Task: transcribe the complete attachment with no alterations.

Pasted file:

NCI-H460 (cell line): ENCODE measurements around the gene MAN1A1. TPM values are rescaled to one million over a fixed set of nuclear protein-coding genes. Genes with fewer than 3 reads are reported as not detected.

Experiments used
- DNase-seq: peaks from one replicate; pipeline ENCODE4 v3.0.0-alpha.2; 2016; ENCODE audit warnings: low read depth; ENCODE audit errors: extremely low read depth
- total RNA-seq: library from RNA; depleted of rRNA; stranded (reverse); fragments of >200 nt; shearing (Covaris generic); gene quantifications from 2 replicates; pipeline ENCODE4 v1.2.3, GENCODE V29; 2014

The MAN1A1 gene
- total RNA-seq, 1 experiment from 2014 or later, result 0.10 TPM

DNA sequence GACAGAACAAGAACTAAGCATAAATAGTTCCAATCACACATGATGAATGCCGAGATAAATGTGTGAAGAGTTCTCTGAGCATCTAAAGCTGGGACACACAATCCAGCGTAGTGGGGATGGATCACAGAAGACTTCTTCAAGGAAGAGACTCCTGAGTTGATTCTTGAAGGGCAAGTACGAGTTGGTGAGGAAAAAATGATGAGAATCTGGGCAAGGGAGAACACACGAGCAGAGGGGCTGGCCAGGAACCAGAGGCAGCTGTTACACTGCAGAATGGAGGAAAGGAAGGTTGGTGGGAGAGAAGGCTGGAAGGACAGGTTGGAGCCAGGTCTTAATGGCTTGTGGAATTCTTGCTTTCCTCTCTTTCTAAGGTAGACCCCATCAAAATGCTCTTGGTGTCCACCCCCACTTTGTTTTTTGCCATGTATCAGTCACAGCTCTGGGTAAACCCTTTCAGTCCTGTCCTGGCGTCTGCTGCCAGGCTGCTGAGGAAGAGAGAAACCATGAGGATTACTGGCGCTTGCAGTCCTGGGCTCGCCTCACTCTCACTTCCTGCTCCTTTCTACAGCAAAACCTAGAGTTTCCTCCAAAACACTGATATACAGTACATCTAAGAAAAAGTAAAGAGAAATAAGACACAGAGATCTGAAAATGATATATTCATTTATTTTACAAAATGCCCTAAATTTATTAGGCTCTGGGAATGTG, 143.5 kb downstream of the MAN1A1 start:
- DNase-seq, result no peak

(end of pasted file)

NCI-H460 (cell line): ENCODE measurements around the gene MAN1A1. TPM values are rescaled to one million over a fixed set of nuclear protein-coding genes. Genes with fewer than 3 reads are reported as not detected.

Experiments used
- DNase-seq: peaks from one replicate; pipeline ENCODE4 v3.0.0-alpha.2; 2016; ENCODE audit warnings: low read depth; ENCODE audit errors: extremely low read depth
- total RNA-seq: library from RNA; depleted of rRNA; stranded (reverse); fragments of >200 nt; shearing (Covaris generic); gene quantifications from 2 replicates; pipeline ENCODE4 v1.2.3, GENCODE V29; 2014

The MAN1A1 gene
- total RNA-seq, 1 experiment from 2014 or later, result 0.10 TPM

DNA sequence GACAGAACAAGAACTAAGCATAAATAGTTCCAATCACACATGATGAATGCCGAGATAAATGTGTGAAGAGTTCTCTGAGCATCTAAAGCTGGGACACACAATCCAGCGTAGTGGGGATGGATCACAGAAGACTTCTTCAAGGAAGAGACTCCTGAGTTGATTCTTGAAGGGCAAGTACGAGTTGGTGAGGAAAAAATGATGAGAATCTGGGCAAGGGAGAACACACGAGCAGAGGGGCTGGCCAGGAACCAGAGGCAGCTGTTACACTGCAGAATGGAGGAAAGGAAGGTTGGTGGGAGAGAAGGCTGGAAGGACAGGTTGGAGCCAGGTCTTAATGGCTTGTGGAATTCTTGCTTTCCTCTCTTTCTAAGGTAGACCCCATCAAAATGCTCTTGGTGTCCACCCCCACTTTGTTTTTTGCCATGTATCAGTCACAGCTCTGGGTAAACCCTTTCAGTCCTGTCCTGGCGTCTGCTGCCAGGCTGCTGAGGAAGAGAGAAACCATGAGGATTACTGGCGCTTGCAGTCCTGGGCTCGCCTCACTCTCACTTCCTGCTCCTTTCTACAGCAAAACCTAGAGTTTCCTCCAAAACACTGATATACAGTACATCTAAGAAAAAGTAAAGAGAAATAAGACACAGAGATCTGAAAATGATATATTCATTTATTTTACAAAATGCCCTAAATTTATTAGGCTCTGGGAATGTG, 143.5 kb downstream of the MAN1A1 start:
- DNase-seq, result no peak